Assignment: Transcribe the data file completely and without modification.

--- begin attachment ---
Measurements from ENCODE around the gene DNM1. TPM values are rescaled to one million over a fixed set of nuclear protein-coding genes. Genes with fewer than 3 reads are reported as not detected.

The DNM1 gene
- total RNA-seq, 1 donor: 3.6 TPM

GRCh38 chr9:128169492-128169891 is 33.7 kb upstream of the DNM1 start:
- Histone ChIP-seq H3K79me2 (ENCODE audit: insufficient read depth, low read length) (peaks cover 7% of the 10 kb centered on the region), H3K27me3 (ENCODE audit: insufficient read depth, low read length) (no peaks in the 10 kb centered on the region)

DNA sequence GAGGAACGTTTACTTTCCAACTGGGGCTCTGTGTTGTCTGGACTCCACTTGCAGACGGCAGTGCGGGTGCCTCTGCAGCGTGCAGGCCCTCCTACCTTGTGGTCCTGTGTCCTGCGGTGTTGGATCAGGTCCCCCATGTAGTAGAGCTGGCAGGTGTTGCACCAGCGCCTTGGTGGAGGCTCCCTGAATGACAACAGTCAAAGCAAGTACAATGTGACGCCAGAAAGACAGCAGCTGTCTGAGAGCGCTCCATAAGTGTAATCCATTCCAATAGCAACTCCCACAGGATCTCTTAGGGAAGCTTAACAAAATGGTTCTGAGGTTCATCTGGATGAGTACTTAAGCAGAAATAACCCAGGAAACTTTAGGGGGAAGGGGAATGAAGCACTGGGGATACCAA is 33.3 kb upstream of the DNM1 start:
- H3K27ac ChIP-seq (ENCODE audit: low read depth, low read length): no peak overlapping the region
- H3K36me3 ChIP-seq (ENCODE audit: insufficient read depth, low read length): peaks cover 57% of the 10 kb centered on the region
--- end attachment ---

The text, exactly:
Measurements from ENCODE around the gene DNM1. TPM values are rescaled to one million over a fixed set of nuclear protein-coding genes. Genes with fewer than 3 reads are reported as not detected.

The DNM1 gene
- total RNA-seq, 1 donor: 3.6 TPM

GRCh38 chr9:128169492-128169891 is 33.7 kb upstream of the DNM1 start:
- Histone ChIP-seq H3K79me2 (ENCODE audit: insufficient read depth, low read length) (peaks cover 7% of the 10 kb centered on the region), H3K27me3 (ENCODE audit: insufficient read depth, low read length) (no peaks in the 10 kb centered on the region)

DNA sequence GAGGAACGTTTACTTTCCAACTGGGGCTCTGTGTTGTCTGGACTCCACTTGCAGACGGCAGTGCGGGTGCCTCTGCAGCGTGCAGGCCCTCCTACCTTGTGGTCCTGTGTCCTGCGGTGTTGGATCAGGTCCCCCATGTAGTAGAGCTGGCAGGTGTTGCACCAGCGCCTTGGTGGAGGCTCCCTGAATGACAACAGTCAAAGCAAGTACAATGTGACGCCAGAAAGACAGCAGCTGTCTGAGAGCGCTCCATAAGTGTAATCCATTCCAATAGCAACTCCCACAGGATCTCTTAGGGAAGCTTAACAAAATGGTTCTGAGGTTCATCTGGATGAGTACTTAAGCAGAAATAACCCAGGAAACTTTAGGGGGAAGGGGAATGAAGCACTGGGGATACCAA is 33.3 kb upstream of the DNM1 start:
- H3K27ac ChIP-seq (ENCODE audit: low read depth, low read length): no peak overlapping the region
- H3K36me3 ChIP-seq (ENCODE audit: insufficient read depth, low read length): peaks cover 57% of the 10 kb centered on the region